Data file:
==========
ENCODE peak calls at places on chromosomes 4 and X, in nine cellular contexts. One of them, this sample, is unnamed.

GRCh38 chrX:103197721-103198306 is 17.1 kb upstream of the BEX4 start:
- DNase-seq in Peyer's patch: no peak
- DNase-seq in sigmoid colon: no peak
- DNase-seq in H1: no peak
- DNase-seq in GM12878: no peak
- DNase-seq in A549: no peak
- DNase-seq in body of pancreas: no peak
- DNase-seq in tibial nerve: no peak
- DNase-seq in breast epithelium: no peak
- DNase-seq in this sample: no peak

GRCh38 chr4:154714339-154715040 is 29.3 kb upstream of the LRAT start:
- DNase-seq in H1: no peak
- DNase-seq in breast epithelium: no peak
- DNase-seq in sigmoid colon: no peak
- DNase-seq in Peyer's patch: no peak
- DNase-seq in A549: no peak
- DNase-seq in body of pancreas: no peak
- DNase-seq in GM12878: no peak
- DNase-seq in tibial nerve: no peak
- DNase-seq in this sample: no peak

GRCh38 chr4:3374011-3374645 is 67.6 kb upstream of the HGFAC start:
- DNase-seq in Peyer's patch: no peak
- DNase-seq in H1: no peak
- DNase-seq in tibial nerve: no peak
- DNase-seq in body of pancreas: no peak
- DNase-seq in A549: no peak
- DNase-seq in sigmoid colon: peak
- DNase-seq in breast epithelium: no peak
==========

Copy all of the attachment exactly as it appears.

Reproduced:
ENCODE peak calls at places on chromosomes 4 and X, in nine cellular contexts. One of them, this sample, is unnamed.

GRCh38 chrX:103197721-103198306 is 17.1 kb upstream of the BEX4 start:
- DNase-seq in Peyer's patch: no peak
- DNase-seq in sigmoid colon: no peak
- DNase-seq in H1: no peak
- DNase-seq in GM12878: no peak
- DNase-seq in A549: no peak
- DNase-seq in body of pancreas: no peak
- DNase-seq in tibial nerve: no peak
- DNase-seq in breast epithelium: no peak
- DNase-seq in this sample: no peak

GRCh38 chr4:154714339-154715040 is 29.3 kb upstream of the LRAT start:
- DNase-seq in H1: no peak
- DNase-seq in breast epithelium: no peak
- DNase-seq in sigmoid colon: no peak
- DNase-seq in Peyer's patch: no peak
- DNase-seq in A549: no peak
- DNase-seq in body of pancreas: no peak
- DNase-seq in GM12878: no peak
- DNase-seq in tibial nerve: no peak
- DNase-seq in this sample: no peak

GRCh38 chr4:3374011-3374645 is 67.6 kb upstream of the HGFAC start:
- DNase-seq in Peyer's patch: no peak
- DNase-seq in H1: no peak
- DNase-seq in tibial nerve: no peak
- DNase-seq in body of pancreas: no peak
- DNase-seq in A549: no peak
- DNase-seq in sigmoid colon: peak
- DNase-seq in breast epithelium: no peak